Q: Why do we need an obituary notice?

An obituary or death notice is a way to share the news of someone's death with the local community or extended family. While this is an important way to inform others of the family's loss, there is no legal requirement to have an obituary or death notice.

Q: Can I witness the cremation?

Yes, we are able to provide this service to families that find witnessing the cremation a valuable part of the grieving process or part of a religious / cultural ceremony.

Q: Is the cremation done individually?

Yes, only one set of human remains can be cremated at a time.

Q: Can I personalize my services and cremation?

Of course! We can help plan everything a traditional funeral home would take care of and we are happy to customize the arrangements to your specific needs. We can help you create ceremonies of substance and meaning with or without mentioning religious beliefs or the afterlife. You may choose to have a visitation or viewing prior to cremation, a graveside service at the final placement, or a memorial service anytime. You may also arrange to witness the cremation itself.

Q: Can I have a visitation period and funeral service if cremation is chosen?

Absolutely. We partner with many funeral homes in the Chicagoland area that can provide the space for whatever size your family needs.

Q: What should I do if the death occurs in the middle of the night or on the weekend?

Call us. We are available 24/7 to assist.

Q: Can cremation services be planned, and if desired, paid for in advance?

Yes, they can, and many people choose to do this to remove some of the burden from their family. Doing so allows a family to grieve, rather than worry about aftercare details and costs.

Q: As a United States veteran, will the Veterans Administration pay for my cremation?
The VA does not cover the cost of cremation, but they do cover certain transportation costs and burial of cremated remains. We can help you navigate the benefits and coordinate burial with the national cemetery. We serve many veteran families and are very experienced with how the VA works.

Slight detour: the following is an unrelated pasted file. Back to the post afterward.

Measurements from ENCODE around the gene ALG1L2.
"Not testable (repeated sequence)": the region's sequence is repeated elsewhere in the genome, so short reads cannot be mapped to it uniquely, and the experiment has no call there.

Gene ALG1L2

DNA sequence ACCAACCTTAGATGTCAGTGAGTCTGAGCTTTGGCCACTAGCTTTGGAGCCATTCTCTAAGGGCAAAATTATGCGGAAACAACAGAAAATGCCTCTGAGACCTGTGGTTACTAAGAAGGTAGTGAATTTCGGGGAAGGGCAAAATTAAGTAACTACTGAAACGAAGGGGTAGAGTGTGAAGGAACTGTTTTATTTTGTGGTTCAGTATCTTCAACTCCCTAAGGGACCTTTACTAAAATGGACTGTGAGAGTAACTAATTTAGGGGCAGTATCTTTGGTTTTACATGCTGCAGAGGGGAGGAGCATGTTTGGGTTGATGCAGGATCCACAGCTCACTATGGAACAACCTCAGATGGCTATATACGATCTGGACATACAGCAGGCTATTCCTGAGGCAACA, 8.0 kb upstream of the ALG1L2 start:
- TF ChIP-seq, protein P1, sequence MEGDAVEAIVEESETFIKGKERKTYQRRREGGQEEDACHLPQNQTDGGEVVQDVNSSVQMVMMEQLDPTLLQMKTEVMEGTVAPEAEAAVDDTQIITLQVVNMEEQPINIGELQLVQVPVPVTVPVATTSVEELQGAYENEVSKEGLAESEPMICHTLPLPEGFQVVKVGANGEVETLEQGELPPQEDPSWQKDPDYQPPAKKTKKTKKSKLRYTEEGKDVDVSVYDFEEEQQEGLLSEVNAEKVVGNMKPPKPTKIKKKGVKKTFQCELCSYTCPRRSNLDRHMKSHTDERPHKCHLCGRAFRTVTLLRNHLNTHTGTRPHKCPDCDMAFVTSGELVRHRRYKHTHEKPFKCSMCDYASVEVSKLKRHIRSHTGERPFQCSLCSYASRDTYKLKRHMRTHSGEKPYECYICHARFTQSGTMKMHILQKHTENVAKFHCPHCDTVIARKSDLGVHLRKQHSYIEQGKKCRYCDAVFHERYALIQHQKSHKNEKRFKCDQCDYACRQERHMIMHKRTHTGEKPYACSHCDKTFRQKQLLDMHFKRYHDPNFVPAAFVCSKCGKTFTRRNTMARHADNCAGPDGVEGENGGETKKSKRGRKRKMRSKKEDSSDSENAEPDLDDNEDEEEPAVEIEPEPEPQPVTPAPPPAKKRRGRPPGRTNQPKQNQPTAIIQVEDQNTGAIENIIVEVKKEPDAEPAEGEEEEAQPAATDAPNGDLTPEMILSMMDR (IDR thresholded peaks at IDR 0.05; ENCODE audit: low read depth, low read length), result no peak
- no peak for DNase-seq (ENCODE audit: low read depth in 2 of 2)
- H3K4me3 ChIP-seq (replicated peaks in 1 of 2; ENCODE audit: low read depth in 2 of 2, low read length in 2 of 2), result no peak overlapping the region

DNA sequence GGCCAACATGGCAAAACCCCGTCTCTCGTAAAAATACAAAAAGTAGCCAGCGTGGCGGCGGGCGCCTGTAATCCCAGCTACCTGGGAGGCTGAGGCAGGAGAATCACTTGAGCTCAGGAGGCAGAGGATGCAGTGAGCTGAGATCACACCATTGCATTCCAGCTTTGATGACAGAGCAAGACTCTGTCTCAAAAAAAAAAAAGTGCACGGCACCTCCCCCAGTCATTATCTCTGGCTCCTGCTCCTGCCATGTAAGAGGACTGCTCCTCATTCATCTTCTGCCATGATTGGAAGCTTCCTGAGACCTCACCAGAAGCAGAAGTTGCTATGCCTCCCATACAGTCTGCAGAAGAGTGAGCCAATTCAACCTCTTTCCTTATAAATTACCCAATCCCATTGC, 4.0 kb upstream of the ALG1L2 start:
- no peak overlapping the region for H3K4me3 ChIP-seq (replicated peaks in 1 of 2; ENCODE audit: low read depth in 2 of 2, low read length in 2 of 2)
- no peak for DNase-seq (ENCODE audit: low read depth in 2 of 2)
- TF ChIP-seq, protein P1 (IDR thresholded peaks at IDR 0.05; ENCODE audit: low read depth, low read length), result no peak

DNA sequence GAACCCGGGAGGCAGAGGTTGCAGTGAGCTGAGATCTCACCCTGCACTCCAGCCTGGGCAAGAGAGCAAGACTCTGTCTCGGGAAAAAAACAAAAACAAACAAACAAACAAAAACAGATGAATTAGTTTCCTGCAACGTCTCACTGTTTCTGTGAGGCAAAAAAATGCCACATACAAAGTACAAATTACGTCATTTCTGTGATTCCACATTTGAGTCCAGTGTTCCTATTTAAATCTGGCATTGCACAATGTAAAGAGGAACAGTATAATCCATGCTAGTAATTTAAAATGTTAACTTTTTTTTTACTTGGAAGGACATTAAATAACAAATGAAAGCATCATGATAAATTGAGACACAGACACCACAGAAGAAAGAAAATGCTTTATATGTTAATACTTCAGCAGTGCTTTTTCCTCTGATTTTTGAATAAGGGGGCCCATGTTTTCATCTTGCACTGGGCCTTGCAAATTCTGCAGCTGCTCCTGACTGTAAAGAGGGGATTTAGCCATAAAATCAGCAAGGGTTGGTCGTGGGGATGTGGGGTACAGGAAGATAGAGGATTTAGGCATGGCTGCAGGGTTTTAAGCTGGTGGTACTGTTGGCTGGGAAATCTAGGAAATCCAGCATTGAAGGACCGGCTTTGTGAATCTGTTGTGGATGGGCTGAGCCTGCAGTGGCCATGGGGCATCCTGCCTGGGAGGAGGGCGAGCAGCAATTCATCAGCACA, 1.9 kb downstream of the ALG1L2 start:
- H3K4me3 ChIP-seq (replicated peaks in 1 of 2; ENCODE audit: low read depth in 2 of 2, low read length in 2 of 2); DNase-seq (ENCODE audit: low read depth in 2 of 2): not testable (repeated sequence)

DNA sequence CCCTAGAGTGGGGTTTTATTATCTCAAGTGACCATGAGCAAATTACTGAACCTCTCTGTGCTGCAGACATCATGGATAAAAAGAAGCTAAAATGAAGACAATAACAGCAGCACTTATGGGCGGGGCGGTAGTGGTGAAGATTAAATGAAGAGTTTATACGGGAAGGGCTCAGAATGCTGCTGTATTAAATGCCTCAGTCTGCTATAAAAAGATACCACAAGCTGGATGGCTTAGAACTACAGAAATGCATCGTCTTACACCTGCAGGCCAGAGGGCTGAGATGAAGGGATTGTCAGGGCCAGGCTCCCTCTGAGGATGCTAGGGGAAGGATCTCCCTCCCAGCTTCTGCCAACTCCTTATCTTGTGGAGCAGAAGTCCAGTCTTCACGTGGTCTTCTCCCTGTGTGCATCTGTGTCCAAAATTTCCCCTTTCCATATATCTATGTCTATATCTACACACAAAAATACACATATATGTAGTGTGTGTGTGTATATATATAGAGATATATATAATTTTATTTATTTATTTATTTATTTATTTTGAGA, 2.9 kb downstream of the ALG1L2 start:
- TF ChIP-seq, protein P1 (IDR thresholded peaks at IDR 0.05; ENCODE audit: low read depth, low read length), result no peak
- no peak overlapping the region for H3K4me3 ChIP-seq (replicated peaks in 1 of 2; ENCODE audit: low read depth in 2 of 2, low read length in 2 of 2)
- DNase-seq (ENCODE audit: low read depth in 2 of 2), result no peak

Q: What is the difference between a funeral and a memorial service?
The body of the departed is present at a funeral service, whereas a memorial service takes place without the actual body present. A funeral service can refer to a graveside burial service or a service conducted in a chapel, and is usually within a week of the death occurring. A memorial service takes place after the death and disposition has occurred as a way to memorialize the life of the deceased.
Q: Why should I choose Chicagoland Cremation Options for cremation services?
We offer accurate, up front pricing. We clearly publish all of our prices so families know exactly what to expect. At Chicagoland Cremation Options, we operate our own facilities. Your loved one never leaves our care. As experienced and dedicated cremation service specialists, we are both humbled and honored by the sacred trust you place in us at a very vulnerable time. We take care and pride in helping families navigate the cremation process. As trusted advisors, we are proud to serve our families with the highest level of dignity and care.
Q: What can be done with cremated remains?